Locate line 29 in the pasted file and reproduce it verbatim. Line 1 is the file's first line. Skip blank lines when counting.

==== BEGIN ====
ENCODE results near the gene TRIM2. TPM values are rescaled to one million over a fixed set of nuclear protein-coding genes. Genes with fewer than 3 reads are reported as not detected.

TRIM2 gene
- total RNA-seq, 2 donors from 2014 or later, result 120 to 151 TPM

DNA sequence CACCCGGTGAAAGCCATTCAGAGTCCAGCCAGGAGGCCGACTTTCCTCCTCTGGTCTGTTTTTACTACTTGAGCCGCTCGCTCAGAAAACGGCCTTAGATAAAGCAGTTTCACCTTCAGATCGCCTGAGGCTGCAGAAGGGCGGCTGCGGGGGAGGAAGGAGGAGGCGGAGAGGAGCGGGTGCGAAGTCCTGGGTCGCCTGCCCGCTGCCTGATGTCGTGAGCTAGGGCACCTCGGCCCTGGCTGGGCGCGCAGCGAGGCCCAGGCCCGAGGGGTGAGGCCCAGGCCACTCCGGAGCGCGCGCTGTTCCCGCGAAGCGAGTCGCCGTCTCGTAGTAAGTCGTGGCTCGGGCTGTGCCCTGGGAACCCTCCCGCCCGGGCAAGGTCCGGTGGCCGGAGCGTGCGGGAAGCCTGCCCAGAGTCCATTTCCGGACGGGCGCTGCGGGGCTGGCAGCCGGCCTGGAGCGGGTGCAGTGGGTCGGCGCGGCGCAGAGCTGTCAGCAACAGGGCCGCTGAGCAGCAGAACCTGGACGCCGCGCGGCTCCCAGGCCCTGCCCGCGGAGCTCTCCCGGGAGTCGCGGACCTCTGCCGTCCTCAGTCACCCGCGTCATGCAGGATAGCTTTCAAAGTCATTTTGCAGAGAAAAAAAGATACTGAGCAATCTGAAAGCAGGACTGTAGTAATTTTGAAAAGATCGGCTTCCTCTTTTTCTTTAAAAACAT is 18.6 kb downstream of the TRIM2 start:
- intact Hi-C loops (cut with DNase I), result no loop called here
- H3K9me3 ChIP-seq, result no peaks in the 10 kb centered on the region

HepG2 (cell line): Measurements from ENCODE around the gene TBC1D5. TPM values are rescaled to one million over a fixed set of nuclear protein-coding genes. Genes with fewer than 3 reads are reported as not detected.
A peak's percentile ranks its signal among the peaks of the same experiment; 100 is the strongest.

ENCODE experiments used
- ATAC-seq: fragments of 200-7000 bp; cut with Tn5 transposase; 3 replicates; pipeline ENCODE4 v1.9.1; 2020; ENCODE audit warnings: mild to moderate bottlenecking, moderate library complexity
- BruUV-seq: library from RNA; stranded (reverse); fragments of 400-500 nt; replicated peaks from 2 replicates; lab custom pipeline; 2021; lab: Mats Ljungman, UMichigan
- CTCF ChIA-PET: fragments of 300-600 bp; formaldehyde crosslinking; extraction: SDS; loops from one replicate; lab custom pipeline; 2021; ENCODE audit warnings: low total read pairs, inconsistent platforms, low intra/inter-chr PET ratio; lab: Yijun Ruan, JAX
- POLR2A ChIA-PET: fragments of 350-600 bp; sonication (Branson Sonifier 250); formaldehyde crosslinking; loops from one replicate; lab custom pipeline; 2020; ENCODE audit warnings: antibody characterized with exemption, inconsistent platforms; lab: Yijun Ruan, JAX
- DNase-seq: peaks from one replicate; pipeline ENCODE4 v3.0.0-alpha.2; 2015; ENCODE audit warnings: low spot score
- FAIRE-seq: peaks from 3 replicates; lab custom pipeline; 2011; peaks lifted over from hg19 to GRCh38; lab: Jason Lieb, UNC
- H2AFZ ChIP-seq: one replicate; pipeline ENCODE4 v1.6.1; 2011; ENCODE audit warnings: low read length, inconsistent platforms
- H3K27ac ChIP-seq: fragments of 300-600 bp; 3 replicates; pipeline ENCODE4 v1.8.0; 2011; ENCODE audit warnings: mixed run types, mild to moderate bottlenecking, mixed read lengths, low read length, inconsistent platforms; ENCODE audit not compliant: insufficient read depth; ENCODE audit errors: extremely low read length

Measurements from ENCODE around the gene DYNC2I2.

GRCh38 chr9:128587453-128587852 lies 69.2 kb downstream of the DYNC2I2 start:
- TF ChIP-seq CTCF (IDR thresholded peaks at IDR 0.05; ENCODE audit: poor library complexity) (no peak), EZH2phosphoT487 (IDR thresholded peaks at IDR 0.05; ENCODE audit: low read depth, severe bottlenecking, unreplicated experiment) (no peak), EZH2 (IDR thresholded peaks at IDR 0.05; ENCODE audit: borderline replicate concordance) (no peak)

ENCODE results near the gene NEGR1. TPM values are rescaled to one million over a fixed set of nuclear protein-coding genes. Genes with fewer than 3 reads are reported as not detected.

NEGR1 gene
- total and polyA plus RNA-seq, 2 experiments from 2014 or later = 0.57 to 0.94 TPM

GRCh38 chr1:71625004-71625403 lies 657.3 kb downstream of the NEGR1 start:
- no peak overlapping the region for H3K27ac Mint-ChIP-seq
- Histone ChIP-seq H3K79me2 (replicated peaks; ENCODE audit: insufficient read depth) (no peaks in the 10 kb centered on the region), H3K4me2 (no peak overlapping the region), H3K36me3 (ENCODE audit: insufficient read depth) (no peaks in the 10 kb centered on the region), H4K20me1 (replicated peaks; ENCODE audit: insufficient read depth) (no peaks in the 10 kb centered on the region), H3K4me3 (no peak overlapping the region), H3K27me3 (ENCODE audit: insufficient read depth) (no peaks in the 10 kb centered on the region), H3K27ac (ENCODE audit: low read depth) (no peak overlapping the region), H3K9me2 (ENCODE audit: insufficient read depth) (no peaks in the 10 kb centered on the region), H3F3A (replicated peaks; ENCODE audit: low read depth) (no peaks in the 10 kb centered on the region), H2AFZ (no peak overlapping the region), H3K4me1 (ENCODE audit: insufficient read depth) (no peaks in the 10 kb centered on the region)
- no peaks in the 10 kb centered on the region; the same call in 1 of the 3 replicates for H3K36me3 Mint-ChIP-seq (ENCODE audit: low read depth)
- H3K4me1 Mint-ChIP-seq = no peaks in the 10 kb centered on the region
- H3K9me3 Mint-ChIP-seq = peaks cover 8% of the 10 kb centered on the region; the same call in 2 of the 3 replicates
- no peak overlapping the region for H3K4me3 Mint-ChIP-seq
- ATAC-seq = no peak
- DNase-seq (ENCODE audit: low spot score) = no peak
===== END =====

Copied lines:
- H3K9me3 Mint-ChIP-seq = peaks cover 8% of the 10 kb centered on the region; the same call in 2 of the 3 replicates